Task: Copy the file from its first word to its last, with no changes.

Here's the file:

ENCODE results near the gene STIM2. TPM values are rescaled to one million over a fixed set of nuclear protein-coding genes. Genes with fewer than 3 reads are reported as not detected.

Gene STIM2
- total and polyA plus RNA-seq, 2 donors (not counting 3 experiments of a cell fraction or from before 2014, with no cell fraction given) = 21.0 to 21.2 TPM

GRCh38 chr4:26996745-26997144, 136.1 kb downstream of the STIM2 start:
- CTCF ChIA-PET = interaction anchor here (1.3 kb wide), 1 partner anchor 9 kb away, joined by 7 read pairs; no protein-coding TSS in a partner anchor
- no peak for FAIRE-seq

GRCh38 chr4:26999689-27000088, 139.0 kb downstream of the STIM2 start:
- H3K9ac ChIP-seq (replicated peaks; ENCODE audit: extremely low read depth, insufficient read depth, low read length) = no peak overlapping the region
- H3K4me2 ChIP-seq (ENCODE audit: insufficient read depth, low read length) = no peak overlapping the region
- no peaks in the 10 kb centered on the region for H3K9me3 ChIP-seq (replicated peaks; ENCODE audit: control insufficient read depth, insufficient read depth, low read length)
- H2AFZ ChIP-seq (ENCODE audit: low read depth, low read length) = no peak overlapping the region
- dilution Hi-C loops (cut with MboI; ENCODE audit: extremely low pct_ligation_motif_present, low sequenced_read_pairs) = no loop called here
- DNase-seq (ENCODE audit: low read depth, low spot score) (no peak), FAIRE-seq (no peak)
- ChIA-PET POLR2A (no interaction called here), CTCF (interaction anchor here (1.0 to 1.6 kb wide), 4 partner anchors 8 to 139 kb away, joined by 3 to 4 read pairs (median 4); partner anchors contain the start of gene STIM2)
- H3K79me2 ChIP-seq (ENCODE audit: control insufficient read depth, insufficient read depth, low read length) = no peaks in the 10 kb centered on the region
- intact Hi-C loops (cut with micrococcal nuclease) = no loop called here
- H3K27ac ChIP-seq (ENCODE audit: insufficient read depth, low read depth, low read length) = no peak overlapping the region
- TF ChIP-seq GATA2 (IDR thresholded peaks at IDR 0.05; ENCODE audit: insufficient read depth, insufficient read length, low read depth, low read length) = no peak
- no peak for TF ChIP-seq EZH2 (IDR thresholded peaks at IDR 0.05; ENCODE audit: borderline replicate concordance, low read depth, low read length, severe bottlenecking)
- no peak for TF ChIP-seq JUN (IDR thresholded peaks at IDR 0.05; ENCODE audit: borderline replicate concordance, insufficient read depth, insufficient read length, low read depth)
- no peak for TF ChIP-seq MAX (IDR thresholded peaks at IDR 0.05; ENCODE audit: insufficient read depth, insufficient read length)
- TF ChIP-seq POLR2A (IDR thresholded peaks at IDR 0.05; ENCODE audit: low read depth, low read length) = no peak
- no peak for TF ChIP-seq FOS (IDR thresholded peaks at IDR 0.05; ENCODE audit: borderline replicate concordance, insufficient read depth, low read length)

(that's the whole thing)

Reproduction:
ENCODE results near the gene STIM2. TPM values are rescaled to one million over a fixed set of nuclear protein-coding genes. Genes with fewer than 3 reads are reported as not detected.

Gene STIM2
- total and polyA plus RNA-seq, 2 donors (not counting 3 experiments of a cell fraction or from before 2014, with no cell fraction given) = 21.0 to 21.2 TPM

GRCh38 chr4:26996745-26997144, 136.1 kb downstream of the STIM2 start:
- CTCF ChIA-PET = interaction anchor here (1.3 kb wide), 1 partner anchor 9 kb away, joined by 7 read pairs; no protein-coding TSS in a partner anchor
- no peak for FAIRE-seq

GRCh38 chr4:26999689-27000088, 139.0 kb downstream of the STIM2 start:
- H3K9ac ChIP-seq (replicated peaks; ENCODE audit: extremely low read depth, insufficient read depth, low read length) = no peak overlapping the region
- H3K4me2 ChIP-seq (ENCODE audit: insufficient read depth, low read length) = no peak overlapping the region
- no peaks in the 10 kb centered on the region for H3K9me3 ChIP-seq (replicated peaks; ENCODE audit: control insufficient read depth, insufficient read depth, low read length)
- H2AFZ ChIP-seq (ENCODE audit: low read depth, low read length) = no peak overlapping the region
- dilution Hi-C loops (cut with MboI; ENCODE audit: extremely low pct_ligation_motif_present, low sequenced_read_pairs) = no loop called here
- DNase-seq (ENCODE audit: low read depth, low spot score) (no peak), FAIRE-seq (no peak)
- ChIA-PET POLR2A (no interaction called here), CTCF (interaction anchor here (1.0 to 1.6 kb wide), 4 partner anchors 8 to 139 kb away, joined by 3 to 4 read pairs (median 4); partner anchors contain the start of gene STIM2)
- H3K79me2 ChIP-seq (ENCODE audit: control insufficient read depth, insufficient read depth, low read length) = no peaks in the 10 kb centered on the region
- intact Hi-C loops (cut with micrococcal nuclease) = no loop called here
- H3K27ac ChIP-seq (ENCODE audit: insufficient read depth, low read depth, low read length) = no peak overlapping the region
- TF ChIP-seq GATA2 (IDR thresholded peaks at IDR 0.05; ENCODE audit: insufficient read depth, insufficient read length, low read depth, low read length) = no peak
- no peak for TF ChIP-seq EZH2 (IDR thresholded peaks at IDR 0.05; ENCODE audit: borderline replicate concordance, low read depth, low read length, severe bottlenecking)
- no peak for TF ChIP-seq JUN (IDR thresholded peaks at IDR 0.05; ENCODE audit: borderline replicate concordance, insufficient read depth, insufficient read length, low read depth)
- no peak for TF ChIP-seq MAX (IDR thresholded peaks at IDR 0.05; ENCODE audit: insufficient read depth, insufficient read length)
- TF ChIP-seq POLR2A (IDR thresholded peaks at IDR 0.05; ENCODE audit: low read depth, low read length) = no peak
- no peak for TF ChIP-seq FOS (IDR thresholded peaks at IDR 0.05; ENCODE audit: borderline replicate concordance, insufficient read depth, low read length)